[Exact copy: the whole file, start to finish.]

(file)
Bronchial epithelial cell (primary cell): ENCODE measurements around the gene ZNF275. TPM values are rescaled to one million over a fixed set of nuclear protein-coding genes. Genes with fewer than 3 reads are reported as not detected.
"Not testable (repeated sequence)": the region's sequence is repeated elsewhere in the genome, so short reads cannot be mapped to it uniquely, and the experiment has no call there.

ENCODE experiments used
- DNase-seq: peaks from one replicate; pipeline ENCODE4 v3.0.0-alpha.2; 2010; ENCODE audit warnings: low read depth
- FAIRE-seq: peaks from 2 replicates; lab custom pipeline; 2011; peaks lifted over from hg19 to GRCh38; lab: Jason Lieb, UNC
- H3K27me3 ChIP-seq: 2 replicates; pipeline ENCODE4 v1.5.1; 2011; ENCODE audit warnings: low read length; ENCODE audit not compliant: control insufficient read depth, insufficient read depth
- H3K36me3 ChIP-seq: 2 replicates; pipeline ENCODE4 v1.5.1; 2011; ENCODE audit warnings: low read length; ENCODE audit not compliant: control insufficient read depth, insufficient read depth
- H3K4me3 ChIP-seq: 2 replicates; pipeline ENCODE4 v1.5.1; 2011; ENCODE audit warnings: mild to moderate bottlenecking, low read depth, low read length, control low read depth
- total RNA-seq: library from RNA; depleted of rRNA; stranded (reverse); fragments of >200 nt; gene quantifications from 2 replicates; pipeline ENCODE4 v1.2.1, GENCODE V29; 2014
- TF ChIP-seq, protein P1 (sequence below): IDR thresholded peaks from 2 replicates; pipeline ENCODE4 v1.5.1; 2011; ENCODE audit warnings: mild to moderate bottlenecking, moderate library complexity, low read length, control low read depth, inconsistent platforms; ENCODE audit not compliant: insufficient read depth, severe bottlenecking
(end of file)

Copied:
Bronchial epithelial cell (primary cell): ENCODE measurements around the gene ZNF275. TPM values are rescaled to one million over a fixed set of nuclear protein-coding genes. Genes with fewer than 3 reads are reported as not detected.
"Not testable (repeated sequence)": the region's sequence is repeated elsewhere in the genome, so short reads cannot be mapped to it uniquely, and the experiment has no call there.

ENCODE experiments used
- DNase-seq: peaks from one replicate; pipeline ENCODE4 v3.0.0-alpha.2; 2010; ENCODE audit warnings: low read depth
- FAIRE-seq: peaks from 2 replicates; lab custom pipeline; 2011; peaks lifted over from hg19 to GRCh38; lab: Jason Lieb, UNC
- H3K27me3 ChIP-seq: 2 replicates; pipeline ENCODE4 v1.5.1; 2011; ENCODE audit warnings: low read length; ENCODE audit not compliant: control insufficient read depth, insufficient read depth
- H3K36me3 ChIP-seq: 2 replicates; pipeline ENCODE4 v1.5.1; 2011; ENCODE audit warnings: low read length; ENCODE audit not compliant: control insufficient read depth, insufficient read depth
- H3K4me3 ChIP-seq: 2 replicates; pipeline ENCODE4 v1.5.1; 2011; ENCODE audit warnings: mild to moderate bottlenecking, low read depth, low read length, control low read depth
- total RNA-seq: library from RNA; depleted of rRNA; stranded (reverse); fragments of >200 nt; gene quantifications from 2 replicates; pipeline ENCODE4 v1.2.1, GENCODE V29; 2014
- TF ChIP-seq, protein P1 (sequence below): IDR thresholded peaks from 2 replicates; pipeline ENCODE4 v1.5.1; 2011; ENCODE audit warnings: mild to moderate bottlenecking, moderate library complexity, low read length, control low read depth, inconsistent platforms; ENCODE audit not compliant: insufficient read depth, severe bottlenecking